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  30. cheeseheadinMinneapolis

    cheeseheadinMinneapolis Aspirant (212) Sep 20, 2017 Minnesota

  31. stevepat

    stevepat Crusader (710) Mar 12, 2013 California
    Trader

    When you can find the Fall River brut it's the best of the sub style to me. It has the slightly vinous, white wine, dry herbal character that is the aim of the style if i get to be in charge. I think it makes it to LA
     
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  32. beertunes

    beertunes Poo-Bah (6,228) Sep 24, 2007 Northern Mariana Islands
    Trader

    Might want to calibrate your compass. Wouldn't want ya falling off the side of one of the Cascade Mountains.
     
  33. beertunes

    beertunes Poo-Bah (6,228) Sep 24, 2007 Northern Mariana Islands
    Trader

    Uh, isn't Elevated a selfie for you?
     
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  34. rozzom

    rozzom Champion (809) Jan 22, 2011 New York
    Trader

    I’m guessing you have a template for this post saved down somewhere? I’ve literally seen it dozens of times - although there are some nice touches to this one. Like certain hops being “appropriated and abused” by NEIPAs. Is the NEIPA a beer or a tin-pot dictator? Don’t answer that.

    You need to get over this concept that WCIPA = “tastes like beer”, and NEIPA ≠ “tastes like beer”. It’s both false and incredibly patronizing.

    a) the WCIPA itself is a very recent “thing” in the long history of beer. For 99% of people who have drank beer over the centuries, it would likely bear little to no resemblance to what they would consider beer.

    b) let’s not get over our skis and pretend that even here (on BA), that there was ever unanimous consent that the WCIPA was either i) a great thing, or ii) had a flavor that was intended for people that liked the taste of beer. Quite the opposite in fact. When I joined BA (which was close to the zenith of the WCIPA) there were many, many members taking the Islay stance on WCIPAs, it was just that rather than the complaint being that the beer was too approachable/soft/easy, it was the other end of the spectrum - that the beer was unnecessarily bitter, with a race to the highest IBUs - resulting in barely drinkable paint stripper-like beer that was consumed by / brewed for uneducated younger drinkers newly involved in the beer scene, who were obsessed with bigger/bolder/intensity = better, vs having any concept of nuance or subtlety.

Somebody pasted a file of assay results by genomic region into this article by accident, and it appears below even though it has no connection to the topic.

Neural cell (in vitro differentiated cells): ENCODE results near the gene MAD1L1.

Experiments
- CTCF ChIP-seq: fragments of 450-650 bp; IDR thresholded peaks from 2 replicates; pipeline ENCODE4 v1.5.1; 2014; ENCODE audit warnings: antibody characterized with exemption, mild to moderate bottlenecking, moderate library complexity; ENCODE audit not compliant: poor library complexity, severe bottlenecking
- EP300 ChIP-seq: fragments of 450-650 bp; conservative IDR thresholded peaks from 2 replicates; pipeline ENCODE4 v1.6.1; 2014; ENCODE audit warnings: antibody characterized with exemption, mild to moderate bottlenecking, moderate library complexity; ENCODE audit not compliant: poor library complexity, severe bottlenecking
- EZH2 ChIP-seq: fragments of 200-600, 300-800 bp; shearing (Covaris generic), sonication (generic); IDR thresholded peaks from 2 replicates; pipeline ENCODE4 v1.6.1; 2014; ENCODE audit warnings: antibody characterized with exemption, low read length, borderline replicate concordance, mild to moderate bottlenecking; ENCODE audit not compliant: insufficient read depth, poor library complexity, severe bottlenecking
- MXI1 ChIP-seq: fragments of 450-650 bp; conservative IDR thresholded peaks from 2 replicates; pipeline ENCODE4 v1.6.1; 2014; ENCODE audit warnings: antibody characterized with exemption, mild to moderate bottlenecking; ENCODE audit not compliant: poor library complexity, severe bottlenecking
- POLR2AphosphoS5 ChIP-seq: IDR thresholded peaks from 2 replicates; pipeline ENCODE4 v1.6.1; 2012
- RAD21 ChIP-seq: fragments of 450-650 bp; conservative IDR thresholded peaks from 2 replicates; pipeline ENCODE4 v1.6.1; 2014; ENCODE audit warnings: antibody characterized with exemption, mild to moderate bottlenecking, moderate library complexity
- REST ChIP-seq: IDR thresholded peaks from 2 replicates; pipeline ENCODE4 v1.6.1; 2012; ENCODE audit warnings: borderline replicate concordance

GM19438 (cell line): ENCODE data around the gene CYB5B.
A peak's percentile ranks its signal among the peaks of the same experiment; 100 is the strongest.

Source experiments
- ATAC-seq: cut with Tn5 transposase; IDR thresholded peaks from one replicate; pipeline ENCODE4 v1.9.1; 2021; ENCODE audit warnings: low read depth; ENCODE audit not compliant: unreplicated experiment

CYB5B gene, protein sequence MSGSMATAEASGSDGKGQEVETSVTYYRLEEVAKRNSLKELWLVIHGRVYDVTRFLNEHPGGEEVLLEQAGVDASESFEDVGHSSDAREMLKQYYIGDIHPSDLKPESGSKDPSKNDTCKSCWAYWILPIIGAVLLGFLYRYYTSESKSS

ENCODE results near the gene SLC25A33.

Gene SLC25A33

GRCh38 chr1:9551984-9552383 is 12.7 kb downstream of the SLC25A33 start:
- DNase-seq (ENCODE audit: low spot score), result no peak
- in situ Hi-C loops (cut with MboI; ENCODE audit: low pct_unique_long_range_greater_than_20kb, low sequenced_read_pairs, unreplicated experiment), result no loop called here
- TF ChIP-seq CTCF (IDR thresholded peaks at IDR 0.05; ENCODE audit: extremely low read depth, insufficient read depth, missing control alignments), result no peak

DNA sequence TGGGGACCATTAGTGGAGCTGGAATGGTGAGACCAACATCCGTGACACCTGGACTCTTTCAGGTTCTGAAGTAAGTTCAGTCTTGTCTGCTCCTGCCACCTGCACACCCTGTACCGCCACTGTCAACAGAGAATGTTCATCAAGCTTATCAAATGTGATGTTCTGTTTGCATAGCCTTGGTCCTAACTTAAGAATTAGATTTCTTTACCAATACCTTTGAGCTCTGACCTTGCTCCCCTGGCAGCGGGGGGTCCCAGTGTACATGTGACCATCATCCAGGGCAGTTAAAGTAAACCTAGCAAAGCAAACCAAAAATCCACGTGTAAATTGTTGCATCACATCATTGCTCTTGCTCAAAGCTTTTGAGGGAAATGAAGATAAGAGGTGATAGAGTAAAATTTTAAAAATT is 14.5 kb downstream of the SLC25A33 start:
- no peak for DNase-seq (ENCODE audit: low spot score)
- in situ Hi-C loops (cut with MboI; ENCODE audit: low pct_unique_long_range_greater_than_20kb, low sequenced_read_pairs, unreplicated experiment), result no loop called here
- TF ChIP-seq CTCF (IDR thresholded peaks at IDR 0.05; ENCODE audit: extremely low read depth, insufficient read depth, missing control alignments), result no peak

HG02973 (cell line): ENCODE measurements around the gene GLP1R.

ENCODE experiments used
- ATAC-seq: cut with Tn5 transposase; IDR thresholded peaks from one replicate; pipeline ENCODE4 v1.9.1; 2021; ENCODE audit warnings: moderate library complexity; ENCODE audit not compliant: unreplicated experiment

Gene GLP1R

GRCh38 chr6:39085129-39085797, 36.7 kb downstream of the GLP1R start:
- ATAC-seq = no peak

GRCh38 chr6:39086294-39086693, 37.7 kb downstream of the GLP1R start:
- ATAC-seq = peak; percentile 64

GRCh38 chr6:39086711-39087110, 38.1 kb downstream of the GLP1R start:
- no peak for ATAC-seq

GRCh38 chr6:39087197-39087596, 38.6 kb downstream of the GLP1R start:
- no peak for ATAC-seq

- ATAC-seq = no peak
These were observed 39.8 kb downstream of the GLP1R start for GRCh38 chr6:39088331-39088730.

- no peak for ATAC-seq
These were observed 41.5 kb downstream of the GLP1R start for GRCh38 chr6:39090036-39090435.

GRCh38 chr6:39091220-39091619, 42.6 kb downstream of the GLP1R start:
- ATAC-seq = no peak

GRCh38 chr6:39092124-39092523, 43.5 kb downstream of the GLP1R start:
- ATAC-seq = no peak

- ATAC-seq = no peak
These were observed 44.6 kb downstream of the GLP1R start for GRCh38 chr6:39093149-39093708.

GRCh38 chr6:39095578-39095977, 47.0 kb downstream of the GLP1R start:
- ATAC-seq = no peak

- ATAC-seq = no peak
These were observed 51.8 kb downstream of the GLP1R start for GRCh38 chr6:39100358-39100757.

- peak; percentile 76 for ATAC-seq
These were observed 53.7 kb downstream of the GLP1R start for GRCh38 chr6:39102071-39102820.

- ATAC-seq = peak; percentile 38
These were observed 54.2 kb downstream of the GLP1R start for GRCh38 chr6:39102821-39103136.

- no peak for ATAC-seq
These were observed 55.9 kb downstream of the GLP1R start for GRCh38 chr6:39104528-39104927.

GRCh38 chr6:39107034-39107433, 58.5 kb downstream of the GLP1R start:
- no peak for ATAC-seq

Don’t get me wrong - I too would like the proliferation of NEIPAs to be walked back, to make space for well made WCIPAs (and more importantly some overlooked non-hoppy styles). And yes, like with any style, there are some bad NEIPAs out there. But I totally disagree with this notion that beer shouldn’t be approachable. If NEIPAs have attracted more people to beer, then that’s a great thing. Don’t be so elitist. And the cultural cachet of an IPA - haha give me a break.

    Finally - have your opinion, but for god’s sake (and everyone else’s) stop being so f**king pompous.
     
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  35. cavedave

    cavedave Poo-Bah (2,603) Mar 12, 2009 New York
    Trader

    News Update: Breweries making fewer beers in styles that consumers buy less frequently. More at 11:00.
     
  36. BruChef

    BruChef Aspirant (200) Nov 8, 2009 New York

    Brew Kettle.
     
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  37. SFACRKnight

    SFACRKnight Meyvn (1,339) Jan 20, 2012 Colorado
    Trader

    La cumbre is New Mexico. And they crush the wcipa game as well. Had a Nelson hopped dipa from them last week that was great.
     
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  38. joerooster

    joerooster Initiate (38) May 15, 2018 Virginia

    You're wrong but I'm not going to argue with you on that point.

    In my observation there is a definite trend towards IPAs being labeled as juicy and/or hazy. I was in a Total Wine the other day and it seemed like half the IPAs we labeled as hazy/juicy. Not really a big fan of the style but apparently it's what sells or all these breweries wouldn't be making them.
     
  39. drtth

    drtth Poo-Bah (3,975) Nov 25, 2007 Pennsylvania

    FTFY
     
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  40. ManBearPat

    ManBearPat Devotee (451) Dec 2, 2014 Colorado

    The West Coast of Wyoming makes some of the best beer in all the land.

    R.I.P., OP... R.I.P.